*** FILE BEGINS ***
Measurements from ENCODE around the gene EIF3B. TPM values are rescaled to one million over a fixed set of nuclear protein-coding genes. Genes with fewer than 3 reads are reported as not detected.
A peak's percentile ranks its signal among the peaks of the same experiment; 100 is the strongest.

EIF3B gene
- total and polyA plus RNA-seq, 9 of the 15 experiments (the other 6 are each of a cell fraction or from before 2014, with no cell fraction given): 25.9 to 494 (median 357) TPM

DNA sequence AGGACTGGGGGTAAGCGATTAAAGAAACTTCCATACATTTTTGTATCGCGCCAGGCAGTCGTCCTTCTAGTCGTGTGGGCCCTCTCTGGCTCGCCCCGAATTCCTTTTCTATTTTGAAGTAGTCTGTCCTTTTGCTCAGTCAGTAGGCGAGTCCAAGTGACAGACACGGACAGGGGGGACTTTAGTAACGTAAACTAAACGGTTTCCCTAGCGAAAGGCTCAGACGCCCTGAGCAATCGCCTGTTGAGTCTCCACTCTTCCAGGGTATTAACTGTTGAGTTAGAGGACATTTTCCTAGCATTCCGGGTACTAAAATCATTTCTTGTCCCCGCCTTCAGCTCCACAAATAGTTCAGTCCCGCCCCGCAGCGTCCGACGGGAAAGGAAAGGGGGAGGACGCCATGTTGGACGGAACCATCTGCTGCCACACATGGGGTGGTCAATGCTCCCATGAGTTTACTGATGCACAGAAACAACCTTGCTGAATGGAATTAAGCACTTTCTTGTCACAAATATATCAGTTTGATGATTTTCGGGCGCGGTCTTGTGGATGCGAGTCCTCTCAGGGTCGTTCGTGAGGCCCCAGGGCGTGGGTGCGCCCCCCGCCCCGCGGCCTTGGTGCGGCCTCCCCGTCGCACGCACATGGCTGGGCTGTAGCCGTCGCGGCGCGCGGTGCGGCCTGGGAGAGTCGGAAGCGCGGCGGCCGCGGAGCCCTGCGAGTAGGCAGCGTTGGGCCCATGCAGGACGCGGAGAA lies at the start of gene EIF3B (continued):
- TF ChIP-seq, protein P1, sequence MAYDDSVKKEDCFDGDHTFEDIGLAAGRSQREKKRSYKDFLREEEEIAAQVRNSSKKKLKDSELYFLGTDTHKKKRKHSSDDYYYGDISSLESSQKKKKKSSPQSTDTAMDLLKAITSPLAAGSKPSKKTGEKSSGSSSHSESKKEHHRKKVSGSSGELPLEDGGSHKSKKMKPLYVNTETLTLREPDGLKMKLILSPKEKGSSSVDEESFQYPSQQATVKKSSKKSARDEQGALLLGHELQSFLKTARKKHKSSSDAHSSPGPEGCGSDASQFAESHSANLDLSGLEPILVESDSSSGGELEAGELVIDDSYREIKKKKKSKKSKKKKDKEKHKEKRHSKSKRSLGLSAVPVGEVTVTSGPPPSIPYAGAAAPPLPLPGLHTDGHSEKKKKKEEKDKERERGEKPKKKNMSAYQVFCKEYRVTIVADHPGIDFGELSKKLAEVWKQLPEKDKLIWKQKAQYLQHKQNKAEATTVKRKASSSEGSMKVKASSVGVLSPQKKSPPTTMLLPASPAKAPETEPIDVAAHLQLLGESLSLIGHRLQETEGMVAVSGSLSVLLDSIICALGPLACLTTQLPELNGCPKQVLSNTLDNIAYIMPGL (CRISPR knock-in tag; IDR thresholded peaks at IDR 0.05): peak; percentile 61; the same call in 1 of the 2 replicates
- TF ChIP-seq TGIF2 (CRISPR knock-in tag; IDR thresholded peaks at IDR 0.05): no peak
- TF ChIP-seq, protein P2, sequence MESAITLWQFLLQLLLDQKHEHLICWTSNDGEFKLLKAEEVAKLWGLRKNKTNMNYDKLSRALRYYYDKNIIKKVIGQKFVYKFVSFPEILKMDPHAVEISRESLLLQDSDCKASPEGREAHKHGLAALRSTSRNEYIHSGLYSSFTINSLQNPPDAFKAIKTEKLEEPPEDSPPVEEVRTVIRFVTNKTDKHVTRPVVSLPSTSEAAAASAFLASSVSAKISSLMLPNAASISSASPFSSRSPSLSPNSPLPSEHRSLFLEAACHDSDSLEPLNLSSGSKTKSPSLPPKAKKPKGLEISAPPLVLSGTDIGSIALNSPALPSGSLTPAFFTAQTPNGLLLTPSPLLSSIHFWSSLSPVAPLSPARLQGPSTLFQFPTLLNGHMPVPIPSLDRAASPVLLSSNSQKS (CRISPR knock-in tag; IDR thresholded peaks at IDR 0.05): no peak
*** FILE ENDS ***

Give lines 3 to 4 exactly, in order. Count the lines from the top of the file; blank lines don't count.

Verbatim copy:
EIF3B gene
- total and polyA plus RNA-seq, 9 of the 15 experiments (the other 6 are each of a cell fraction or from before 2014, with no cell fraction given): 25.9 to 494 (median 357) TPM